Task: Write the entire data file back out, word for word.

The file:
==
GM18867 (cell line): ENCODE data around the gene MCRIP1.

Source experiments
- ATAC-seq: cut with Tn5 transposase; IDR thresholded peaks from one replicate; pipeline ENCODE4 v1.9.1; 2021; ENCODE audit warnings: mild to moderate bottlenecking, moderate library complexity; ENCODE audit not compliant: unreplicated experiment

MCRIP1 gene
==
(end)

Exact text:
GM18867 (cell line): ENCODE data around the gene MCRIP1.

Source experiments
- ATAC-seq: cut with Tn5 transposase; IDR thresholded peaks from one replicate; pipeline ENCODE4 v1.9.1; 2021; ENCODE audit warnings: mild to moderate bottlenecking, moderate library complexity; ENCODE audit not compliant: unreplicated experiment

MCRIP1 gene